The production for “Hanta Yo!” teeters back and forth on precarious energy. The beat is propelled with the tension of wound up springs exploding from their constraints one after another. $tew eases the tension with a playful flow that cuts the beat with humor. “Yo’ shawty not at work,she at my crib getting laid off / ask her how was work she say she had a great day off.” As an experienced actor, you can feel the stage presence in his delivery. It’s not just about what he’s saying but how he’s saying it. There’s careful consideration for the emphasis of each syllable that keeps his flow dynamic and his punchlines hitting. While $tew’s verse digs into the beat, Kodiak’s floats above it. His delivery excels in timing, a natural feeling that must come with rocking his own production. A dull SlumBum bar does not exist.
I chop it up like surgery, who let me do this? / Someone gonna turn on me, who is my Judas? / I got drip without the fashion on, I’m going nudist / Take my anger out in eight bars, I’m going Budhist.” – Kodiak, “Hanta Yo”
Jay-Z once compared braggadocio rap to love sonnets. Just like Shakespearean poets compete for different ways to describe love, braggadocio rappers are challenged to constantly reinvent ways to flex. $tew and Kodiak might have a way to go before their lives are as flashy as their raps, but their creativity of expression knows no limits. They might be the only rappers who can hook me bragging about wearing designer while actually dripping the Macklemore discount threads and self-made merch, because the image I get is my friends succeeding — SlumBums rocking stages is a vision so vivid it might be prophetic. Hanta Yo!baby. Clear the way.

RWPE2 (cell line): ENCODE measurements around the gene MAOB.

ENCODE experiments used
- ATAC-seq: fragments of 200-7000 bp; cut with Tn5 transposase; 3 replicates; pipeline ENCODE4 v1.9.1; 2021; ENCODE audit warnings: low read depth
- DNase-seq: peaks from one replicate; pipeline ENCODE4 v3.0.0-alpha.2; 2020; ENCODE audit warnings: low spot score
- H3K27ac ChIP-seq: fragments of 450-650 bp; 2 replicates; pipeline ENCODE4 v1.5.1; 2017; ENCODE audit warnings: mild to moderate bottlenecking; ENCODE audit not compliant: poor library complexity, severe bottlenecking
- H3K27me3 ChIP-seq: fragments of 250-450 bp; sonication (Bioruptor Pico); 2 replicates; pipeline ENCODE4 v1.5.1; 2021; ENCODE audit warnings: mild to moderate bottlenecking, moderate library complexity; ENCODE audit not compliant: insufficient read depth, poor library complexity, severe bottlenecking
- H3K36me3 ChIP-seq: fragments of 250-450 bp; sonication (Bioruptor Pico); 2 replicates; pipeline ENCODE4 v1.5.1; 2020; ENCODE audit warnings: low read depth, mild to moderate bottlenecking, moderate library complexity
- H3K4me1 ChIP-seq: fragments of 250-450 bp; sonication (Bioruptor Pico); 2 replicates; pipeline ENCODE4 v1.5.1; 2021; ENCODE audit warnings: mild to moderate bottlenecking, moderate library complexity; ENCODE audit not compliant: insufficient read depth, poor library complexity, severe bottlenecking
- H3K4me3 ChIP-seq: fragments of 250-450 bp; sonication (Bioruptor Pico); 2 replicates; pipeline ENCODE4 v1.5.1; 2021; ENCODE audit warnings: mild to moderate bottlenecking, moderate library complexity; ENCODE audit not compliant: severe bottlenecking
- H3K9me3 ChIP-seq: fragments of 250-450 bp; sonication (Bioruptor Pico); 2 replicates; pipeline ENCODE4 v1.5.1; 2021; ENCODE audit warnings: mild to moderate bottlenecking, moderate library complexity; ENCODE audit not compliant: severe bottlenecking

More From SlumBums
Kodiak: I think the nice part is, even when we put those pressures on ourselves about one way or another way, the other one is there to be like ‘why are you doing that?’ If there was one phrase I could say about SlumBums it would be ‘no pressure.’
$tew: It really is no pressure honestly.
Kodiak: Even when there’s pressure on us, the other one kind of steps in and is like..
$tew: Yeah cause we put so much pressure on ourselves. That’s our thing. We are both individually some anxiety-ridden self-hatin’ mother fuckers [laughs]. So we need the other person to be like ‘look mother fucker, you’re talented as shit and what you just made was cool as fuck! So calm the fuck down! Relax!
More From SlumBums
Check out an earlier Why We Like It on SlumBums that I wrote for the project’s single, “Possessed” and stream Life is Strange. Follow SlumBums on Twitter and Instagram to stay up to date on their latest work. You can also watch the SlumBums mini documentary produced by Kyle Davidson.
More to Discover
Subscribe to the CentralSauce mailing list so you never miss out on the freshest sauce. Check out this continuously updated playlist of songs Brandon has added to our Discovery section! Each track or artist has been featured in our “Why We Like It” section, so be sure to check out the page here on the site.